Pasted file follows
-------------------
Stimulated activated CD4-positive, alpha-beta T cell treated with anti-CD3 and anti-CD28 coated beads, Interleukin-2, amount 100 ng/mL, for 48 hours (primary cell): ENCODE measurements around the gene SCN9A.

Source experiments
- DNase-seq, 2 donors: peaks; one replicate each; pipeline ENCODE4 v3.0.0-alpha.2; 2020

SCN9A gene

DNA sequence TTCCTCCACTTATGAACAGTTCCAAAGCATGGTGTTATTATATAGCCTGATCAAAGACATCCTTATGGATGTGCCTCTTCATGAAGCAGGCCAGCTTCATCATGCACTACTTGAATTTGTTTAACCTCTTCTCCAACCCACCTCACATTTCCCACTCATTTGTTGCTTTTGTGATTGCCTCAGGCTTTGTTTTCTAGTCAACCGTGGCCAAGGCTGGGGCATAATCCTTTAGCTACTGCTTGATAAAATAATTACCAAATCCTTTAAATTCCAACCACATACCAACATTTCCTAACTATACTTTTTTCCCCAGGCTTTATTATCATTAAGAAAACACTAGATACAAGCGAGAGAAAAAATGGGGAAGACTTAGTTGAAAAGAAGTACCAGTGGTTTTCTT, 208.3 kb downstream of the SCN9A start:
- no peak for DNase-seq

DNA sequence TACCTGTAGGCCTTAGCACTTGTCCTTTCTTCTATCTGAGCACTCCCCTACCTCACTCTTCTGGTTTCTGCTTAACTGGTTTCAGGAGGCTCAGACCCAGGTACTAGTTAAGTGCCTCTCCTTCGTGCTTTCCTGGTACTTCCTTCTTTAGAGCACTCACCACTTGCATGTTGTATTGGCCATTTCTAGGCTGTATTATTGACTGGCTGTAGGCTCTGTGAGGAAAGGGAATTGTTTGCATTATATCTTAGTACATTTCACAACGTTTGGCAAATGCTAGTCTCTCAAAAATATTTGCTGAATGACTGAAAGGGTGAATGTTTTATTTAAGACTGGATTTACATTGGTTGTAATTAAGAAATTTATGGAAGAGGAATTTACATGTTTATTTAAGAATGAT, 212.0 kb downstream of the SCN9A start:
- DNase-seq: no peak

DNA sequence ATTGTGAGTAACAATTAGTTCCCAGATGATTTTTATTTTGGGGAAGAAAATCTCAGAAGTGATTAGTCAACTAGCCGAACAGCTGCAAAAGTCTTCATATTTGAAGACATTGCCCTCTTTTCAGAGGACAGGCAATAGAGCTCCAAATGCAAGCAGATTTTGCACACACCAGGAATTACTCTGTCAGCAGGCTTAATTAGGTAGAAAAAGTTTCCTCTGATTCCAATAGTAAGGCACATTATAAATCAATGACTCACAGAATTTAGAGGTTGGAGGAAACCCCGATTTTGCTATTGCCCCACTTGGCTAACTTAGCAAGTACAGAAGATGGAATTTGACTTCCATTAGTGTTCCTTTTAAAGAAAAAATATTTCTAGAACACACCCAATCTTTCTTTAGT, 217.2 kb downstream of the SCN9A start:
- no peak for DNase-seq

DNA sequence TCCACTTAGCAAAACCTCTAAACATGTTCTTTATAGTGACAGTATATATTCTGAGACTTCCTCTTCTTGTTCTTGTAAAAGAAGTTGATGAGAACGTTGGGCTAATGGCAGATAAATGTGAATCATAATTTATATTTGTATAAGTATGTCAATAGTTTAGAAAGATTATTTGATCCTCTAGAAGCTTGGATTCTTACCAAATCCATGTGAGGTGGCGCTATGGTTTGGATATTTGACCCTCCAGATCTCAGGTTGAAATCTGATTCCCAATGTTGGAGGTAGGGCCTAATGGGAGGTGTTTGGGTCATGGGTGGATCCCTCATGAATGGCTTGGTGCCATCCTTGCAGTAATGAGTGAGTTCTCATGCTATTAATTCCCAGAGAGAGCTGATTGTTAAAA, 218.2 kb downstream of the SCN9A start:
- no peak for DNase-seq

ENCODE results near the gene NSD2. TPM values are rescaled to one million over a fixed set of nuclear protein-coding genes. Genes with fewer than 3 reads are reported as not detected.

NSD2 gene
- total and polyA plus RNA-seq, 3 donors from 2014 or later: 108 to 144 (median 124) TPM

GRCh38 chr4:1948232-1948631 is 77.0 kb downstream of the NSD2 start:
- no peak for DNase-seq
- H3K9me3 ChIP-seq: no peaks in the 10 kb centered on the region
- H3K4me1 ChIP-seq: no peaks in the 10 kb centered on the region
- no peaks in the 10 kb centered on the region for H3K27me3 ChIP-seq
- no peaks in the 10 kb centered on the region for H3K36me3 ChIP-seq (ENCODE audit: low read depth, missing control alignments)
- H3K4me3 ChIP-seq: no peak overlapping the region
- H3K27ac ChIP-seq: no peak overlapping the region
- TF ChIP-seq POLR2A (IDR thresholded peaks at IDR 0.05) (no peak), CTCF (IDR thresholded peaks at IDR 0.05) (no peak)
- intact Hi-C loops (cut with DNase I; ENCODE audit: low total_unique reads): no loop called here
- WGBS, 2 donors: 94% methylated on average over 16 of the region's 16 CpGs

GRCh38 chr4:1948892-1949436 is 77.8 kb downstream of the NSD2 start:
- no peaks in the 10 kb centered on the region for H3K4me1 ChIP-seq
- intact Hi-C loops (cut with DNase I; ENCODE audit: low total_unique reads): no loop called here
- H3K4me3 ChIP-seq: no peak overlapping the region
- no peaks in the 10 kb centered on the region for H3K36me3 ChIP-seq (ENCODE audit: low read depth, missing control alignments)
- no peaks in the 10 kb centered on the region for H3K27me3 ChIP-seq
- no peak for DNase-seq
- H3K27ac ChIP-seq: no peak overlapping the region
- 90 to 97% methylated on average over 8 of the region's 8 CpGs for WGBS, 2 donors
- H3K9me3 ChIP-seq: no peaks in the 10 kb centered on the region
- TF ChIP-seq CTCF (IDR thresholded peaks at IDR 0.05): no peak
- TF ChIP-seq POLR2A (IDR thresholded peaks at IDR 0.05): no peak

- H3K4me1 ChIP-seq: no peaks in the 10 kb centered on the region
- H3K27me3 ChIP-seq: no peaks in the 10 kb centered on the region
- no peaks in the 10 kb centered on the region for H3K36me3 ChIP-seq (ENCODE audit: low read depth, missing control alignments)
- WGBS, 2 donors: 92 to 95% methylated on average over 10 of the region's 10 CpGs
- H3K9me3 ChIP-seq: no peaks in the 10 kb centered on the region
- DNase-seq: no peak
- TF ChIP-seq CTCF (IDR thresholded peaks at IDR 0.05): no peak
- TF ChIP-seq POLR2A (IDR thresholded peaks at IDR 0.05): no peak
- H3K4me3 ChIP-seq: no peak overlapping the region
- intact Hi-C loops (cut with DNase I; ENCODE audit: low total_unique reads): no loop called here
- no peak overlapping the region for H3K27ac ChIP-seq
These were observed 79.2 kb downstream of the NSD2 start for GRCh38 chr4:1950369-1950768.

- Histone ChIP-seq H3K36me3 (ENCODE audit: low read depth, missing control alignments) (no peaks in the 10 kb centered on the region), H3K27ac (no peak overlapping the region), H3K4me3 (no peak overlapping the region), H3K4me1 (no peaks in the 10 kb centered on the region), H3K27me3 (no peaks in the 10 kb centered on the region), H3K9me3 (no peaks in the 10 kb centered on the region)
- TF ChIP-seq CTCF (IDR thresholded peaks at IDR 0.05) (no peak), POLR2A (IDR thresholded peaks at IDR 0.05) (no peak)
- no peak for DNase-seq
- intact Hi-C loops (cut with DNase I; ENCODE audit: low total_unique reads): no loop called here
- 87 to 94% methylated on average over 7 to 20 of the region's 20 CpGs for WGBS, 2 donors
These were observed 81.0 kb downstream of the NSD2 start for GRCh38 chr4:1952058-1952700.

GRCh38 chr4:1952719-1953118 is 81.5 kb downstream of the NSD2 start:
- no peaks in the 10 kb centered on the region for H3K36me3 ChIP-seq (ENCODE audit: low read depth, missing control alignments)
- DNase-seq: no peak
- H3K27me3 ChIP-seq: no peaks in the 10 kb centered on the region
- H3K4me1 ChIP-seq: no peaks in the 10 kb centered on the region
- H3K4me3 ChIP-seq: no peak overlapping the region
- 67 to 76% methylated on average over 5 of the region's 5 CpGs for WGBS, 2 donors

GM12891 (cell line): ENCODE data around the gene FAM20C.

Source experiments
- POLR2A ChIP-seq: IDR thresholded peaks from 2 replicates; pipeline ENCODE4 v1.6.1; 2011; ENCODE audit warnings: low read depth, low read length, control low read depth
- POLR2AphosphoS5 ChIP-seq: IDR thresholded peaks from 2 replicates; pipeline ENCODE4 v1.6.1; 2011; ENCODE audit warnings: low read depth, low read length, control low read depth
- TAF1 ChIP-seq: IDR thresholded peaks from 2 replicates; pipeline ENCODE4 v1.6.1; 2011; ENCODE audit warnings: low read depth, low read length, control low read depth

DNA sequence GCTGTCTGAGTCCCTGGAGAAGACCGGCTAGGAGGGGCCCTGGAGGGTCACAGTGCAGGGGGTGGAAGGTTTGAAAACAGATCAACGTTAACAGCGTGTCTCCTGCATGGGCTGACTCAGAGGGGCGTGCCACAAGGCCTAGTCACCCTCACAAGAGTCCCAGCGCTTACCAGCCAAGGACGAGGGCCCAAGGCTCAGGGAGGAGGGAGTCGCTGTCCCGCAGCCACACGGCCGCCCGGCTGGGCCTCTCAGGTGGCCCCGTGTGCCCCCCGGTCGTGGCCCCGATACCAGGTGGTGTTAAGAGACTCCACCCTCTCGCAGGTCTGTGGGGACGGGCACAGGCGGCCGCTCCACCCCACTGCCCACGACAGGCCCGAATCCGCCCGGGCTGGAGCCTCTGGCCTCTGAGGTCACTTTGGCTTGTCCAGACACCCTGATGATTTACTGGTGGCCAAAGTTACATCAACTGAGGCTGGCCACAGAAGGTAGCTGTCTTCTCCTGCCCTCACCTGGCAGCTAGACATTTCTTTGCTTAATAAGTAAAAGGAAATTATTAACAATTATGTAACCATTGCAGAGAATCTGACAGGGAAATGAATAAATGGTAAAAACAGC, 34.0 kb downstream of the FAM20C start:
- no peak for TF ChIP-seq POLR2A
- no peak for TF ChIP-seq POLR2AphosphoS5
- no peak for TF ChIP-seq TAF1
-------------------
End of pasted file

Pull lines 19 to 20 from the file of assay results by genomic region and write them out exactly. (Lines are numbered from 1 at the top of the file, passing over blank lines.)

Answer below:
- H3K4me1 ChIP-seq: no peaks in the 10 kb centered on the region
- no peaks in the 10 kb centered on the region for H3K27me3 ChIP-seq